“What makes stoning objectively wrong?”


I recently had a discussion with a Muslim guy at a Daw’ah table in the city centre, who held some incredibly extreme views and refused to accept contradictory thought. Afterwards, a friend of mine who considers himself a liberal Muslim, advocates free expression, LGBT rights, and considers the Shari’ah to be a system between him and his God only, told me – quite emotionally – that he does not recognise the Islam that the man at the Daw’ah table was espousing. I was reminded of this fundamental – and growing – split in Muslim thinking during a Newsnight debate between Maajid Nawaz of Quilliam and headteacher Ibrahim Hewitt of Interpal on the subject of extremism in schools. Nawaz asked Hewitt if he would condemn the practice of stoning, homophobia, or amputation of limbs for theft. After deflecting the question, Hewitt said it was a “complex issue”. I took exception to this, finding it particularly unnerving that a headteacher would not openly condemn executing people by throwing rocks at them, chopping off limbs, and dehumanising the LGBT community. After taking issue, I was asked on Twitter:

“But what makes stoning objectively wrong?”

– This curious – and rather grotesque – question echoes a lot of conservative religious apologists when seeking to defend abhorrent and archaic practices, by philosophising on objectivity in the hope of giving themselves a base by which they can legitimise the oppression of others. I find the framing of the question to be aimed in the wrong direction, and based on an incredibly faulty premise. The question presumes that the burden is on those of us who do not wish to be controlled by a single faith, to provide an explanation as to why our life is ours, and not owned by their religion.

The framing of the question – by presuming the burden is on us – implies a self evident privileged position for those that claim stoning is ‘objectively right‘, and that it is up to the rest of us to argue that it is in fact, wrong. The premise of the question itself is not proven first, and so the actual question has no reasonable basis. The premise is one in which I am wholly owned and subject to that particular faith, without offering proof as to why that should be true, whether I like it or not. It further implies that if I wish to free myself from the faith of those claiming ownership of my life, I must argue why their self-proclaimed right to subject me to religious punishment, is “objectively wrong“. This is an untenable position to start at, because at its core it permits religious folk the right to control me according to their faith, me the right to control their life if I simply say “My God says it’s objectively right“, it permits my neighbour the same right, and her neighbour the same right, and we end up in a situation in which all of us believe we have some sort of divine right to force others to abide by our personal religious beliefs. It is one big hellish Hobbesian condition of war. It offers no reasonable position as to why I shouldn’t be allowed to viciously oppress Muslims, if I simply add the phrase “… because God said so” at the end of an oppressive judgement, without first proving the validity of my premise; or indeed, the existence of my God. On the contrary, it appears to permit that state of all out God-wars. Each of us would thus begin from the position that our belief is true and must be inflicted upon others (whose beliefs must be presumed “objectively” false), without having to first offer conclusive proof. This seems entirely self defeating and based solely on who can subdue the other the quickest.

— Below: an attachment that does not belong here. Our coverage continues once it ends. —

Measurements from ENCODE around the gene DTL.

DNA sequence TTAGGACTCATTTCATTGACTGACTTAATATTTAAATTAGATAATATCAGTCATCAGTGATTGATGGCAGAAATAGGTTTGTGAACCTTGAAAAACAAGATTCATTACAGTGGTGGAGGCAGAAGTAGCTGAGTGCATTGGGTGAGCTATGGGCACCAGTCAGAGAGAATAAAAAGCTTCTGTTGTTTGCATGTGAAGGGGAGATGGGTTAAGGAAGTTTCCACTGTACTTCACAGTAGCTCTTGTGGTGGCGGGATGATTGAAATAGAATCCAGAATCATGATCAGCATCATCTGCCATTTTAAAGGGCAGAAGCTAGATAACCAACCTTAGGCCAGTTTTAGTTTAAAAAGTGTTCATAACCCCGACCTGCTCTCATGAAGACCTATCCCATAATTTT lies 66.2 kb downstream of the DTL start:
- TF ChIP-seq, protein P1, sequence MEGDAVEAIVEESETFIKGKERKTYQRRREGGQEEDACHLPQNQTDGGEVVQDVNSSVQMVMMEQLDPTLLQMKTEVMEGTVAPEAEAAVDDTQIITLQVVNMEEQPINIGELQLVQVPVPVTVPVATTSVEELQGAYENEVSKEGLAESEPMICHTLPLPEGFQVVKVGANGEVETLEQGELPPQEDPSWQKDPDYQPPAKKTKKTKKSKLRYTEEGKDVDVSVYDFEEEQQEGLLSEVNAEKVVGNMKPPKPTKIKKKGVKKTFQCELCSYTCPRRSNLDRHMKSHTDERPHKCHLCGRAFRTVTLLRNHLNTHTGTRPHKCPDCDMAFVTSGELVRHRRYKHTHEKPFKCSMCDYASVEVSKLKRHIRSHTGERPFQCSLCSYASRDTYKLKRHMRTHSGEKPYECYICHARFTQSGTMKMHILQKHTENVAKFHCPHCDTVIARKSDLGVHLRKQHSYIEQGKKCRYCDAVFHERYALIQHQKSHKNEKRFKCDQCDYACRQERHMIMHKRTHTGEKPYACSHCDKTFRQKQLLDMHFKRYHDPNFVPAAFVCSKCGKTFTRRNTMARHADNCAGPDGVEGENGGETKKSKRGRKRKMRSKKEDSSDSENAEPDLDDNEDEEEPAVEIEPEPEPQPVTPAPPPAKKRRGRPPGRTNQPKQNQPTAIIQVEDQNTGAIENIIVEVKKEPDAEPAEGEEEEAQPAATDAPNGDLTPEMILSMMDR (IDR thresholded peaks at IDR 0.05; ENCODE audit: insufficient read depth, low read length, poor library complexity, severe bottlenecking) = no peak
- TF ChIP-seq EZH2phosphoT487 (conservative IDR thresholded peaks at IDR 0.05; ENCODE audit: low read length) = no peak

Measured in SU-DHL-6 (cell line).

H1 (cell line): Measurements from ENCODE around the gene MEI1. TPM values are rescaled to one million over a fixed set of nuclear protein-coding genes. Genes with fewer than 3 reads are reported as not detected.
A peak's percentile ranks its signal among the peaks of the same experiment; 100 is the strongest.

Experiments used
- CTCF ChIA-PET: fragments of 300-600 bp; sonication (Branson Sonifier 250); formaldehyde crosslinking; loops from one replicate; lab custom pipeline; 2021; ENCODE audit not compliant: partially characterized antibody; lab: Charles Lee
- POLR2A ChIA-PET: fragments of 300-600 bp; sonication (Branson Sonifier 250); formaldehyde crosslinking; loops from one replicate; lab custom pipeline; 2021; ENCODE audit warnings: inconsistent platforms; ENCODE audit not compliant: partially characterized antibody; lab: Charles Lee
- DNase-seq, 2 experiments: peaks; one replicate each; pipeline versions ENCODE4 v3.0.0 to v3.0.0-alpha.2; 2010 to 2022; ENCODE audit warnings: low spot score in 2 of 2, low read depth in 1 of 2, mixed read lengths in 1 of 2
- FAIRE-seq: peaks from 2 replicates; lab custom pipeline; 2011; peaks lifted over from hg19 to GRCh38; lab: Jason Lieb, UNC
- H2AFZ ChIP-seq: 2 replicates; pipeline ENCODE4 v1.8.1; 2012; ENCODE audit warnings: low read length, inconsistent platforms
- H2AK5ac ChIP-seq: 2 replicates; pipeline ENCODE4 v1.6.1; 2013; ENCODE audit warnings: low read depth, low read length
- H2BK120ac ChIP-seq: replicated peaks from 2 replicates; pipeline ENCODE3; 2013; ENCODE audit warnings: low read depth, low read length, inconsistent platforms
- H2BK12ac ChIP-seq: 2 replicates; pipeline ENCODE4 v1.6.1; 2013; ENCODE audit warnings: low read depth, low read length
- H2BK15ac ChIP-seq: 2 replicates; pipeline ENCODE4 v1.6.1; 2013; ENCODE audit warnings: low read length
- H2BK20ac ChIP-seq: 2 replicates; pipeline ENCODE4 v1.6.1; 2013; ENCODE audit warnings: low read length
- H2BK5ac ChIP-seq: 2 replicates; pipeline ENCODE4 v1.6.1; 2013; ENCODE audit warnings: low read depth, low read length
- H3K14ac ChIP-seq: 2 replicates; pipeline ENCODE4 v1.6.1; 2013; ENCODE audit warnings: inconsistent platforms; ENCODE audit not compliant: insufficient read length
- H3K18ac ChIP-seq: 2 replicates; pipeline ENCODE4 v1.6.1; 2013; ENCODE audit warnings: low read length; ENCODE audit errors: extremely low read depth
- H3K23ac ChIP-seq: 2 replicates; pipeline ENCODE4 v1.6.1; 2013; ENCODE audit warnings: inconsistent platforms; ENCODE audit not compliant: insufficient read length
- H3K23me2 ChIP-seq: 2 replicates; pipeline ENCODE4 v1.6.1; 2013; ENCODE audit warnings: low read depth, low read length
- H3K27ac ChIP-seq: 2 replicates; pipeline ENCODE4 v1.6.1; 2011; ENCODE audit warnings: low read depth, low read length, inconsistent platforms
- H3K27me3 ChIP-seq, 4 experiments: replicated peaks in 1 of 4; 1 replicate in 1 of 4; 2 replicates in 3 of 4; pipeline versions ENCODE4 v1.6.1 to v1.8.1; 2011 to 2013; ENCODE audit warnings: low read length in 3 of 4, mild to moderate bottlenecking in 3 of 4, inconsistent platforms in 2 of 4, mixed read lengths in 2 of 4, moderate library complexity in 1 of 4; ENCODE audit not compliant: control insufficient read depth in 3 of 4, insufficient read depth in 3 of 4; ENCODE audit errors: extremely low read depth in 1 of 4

It seems to me that the only basis for a progressive and civilised society, is one that permits each the freedom to believe and to worship according to one’s conscience, but restricts that freedom at the point in which it inflicts upon the freedoms of others. So the case must be made that it isn’t my burden to explain why it is “objectively wrong” to punish me – with stoning or any other form of punishment – according to your faith. I begin life completely free from ideological dogma and chains. If you seek to erect barriers to my freedom, according to what your faith demands of you, you’re going to have to convince me to go along with it, otherwise it is simply oppression. Your faith does not own me at birth. If you believe it does, conclusively prove it, convince me. If you fail to do so, you have absolutely no authority by which to subject me to the punishments of your religious beliefs. Whether I live or die, must not be decided upon by the religious beliefs of anyone else. Therefore, the burden is yours to explain why it is “objectively right” that I be ideologically chained to your faith in the first place, before I am at all required to offer a rebuttal. It is not up to me to prove that I shouldn’t be subject to your religious beliefs, it is up to you to prove that I should. Good luck with that.

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15 Responses to “What makes stoning objectively wrong?”

  1. Akriti says:

    This is a really nice post.
    My time reading it was worth it 🙂

  2. Dave says:

    I’m with Sam Harris when he argues that we can come up with a good moral code using science to guide us, rather than regilion. I agree with him that we can look at the most horrific, wasteful, hurtful circumstances under which humans live at one end of the scale, and look at a sliding scale of improving circumstances and situations, until we arrive at something that looks like the ideal at the other end of the scale.

    If any religion can prove that they have a better set of values to judge morals and guide us in our lives both as individuals, and as a society, then I for one would be happy to hear their opinions. However, Sharia and the like looks very much like a retrograde step to me. Modern laws and secular values seem to be so much better as far as I can see. Old is not always better. Just because a law or moral code was good in the Bronze or Iron Age (if it was even ‘good’ then) doesn’t meant that it’s good, or superior to modern values and moral codes.

    I don’t see any reason to believe that any religious morals are even as good as scientifically deduced morals and values, let alone better, but I’ll try to keep an open mind if anyone wants to try to convince me otherwise!

  3. RS says:

    You were asked on Twitter:
    “But what makes stoning objectively wrong?”
    You replied: